From MediaMythBusters

Jump to: navigation, search

The Media Mythbusters site was created to provide a place for the archiving of comprehensive facts and links chronicling major journalism’s treatment of certain stories in which questions have arisen regarding facts or methods of reporting. These treatments of news events by major media have direct and significant impact upon public opinion and upon policymakers. Careful consideration of the way these stories were handled by the media is essential to both a well informed public and policy, and are intended to contribute to a more reliable and responsible major media desired and needed by all. The goal of this site is to be a reliable resource, accessible to all, to provide news consumers with tools and information to allow them to determine how best to process information they receive through major media outlets.


In 2006 the Associated Press ran a story about six Sunnis who were doused with kerosene and burned alive while nearby Iraqi soldiers watched and did not intervene. The source for the story was identified as Captain Jamil Hussein of the Iraqi police force. The story received wide coverage and was even cited by NBC news as the tipping point that triggered them to start referring to the war in Iraq as a civil war.

Some digging by bloggers revealed that not only was the story not corroborated, nor could a “Captain Jamil Hussein” be found, but that the AP had cited Captain Jamil Hussein as the source for more than 60 other AP stories, all about Sunni on Shia violence. Eventually, in reaction to questions from bloggers, the majority of the “Sunni burning six” story was retracted. I wondered how the story got reported as widely as it did though, considering the suspicion surrounding the source. I looked for some type of online archive in which suspicious stories and sources were tracked and I was unable to find anything. In order to find previous similar stories it was necessary to search many different major and new media sources to piece together a full picture. There were already some excellent sites tracking media bias, but no one site that included only stories that had been found to be inaccurate.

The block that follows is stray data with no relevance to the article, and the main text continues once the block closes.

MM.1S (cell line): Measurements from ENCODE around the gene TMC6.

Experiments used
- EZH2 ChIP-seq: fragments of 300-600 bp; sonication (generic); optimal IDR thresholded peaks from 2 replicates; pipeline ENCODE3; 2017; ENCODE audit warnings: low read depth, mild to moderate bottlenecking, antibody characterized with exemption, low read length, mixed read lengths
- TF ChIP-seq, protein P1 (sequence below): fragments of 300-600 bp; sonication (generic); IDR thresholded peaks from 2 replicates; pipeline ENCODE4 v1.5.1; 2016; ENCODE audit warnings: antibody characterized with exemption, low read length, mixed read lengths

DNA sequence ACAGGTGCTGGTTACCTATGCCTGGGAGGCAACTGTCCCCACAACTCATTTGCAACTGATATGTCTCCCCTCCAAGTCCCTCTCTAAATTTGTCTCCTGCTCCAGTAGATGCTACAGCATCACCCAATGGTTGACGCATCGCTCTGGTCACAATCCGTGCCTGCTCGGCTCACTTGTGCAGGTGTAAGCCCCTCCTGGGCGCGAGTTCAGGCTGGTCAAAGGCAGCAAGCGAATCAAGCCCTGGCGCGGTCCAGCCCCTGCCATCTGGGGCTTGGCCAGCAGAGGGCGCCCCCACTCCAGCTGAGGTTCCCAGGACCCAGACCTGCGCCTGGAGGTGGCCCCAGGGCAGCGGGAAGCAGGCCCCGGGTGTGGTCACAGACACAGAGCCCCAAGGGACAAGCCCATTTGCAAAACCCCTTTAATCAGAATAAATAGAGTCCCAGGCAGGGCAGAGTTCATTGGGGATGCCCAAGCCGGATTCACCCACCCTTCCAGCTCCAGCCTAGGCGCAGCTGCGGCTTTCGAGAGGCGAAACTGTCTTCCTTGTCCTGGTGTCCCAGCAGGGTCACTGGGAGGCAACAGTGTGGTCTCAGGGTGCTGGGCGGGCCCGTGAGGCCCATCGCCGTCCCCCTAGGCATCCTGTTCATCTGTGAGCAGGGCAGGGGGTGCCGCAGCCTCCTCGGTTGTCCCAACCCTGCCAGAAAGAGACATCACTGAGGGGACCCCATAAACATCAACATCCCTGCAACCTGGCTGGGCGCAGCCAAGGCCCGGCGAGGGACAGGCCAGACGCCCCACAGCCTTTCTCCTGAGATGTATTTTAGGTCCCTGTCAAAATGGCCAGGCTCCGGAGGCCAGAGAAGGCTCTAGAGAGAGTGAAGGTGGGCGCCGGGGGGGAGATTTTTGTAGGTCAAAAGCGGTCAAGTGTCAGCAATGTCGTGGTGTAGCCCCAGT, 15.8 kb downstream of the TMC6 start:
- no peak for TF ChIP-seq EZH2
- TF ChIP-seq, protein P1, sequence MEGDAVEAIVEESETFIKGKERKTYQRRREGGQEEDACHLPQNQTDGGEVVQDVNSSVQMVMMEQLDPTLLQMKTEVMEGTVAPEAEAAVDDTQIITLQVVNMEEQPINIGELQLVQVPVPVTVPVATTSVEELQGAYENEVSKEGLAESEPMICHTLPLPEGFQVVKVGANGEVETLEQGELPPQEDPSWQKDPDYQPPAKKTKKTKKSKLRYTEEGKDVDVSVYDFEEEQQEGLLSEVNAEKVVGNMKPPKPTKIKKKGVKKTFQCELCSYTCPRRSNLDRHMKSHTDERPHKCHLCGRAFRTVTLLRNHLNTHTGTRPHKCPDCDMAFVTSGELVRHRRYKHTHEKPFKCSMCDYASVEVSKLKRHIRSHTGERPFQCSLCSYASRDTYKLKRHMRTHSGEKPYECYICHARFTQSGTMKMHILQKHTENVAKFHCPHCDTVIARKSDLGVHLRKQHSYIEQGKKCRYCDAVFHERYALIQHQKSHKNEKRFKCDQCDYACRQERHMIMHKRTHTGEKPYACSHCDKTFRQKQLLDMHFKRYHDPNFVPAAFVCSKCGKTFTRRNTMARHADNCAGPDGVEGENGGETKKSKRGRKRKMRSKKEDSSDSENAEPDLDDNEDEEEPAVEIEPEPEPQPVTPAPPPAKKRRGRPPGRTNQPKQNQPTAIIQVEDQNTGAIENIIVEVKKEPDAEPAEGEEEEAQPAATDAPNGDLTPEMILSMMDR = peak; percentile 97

I tossed the idea for such an archive around with some of my blogger friends and a few liked the idea and suggested the site be in wiki format so that many contributors could post there as new information became available. This is how Media Mythbusters was born.

Lorie Byrd Editor/Administrator

Personal tools

blog advertising is good for you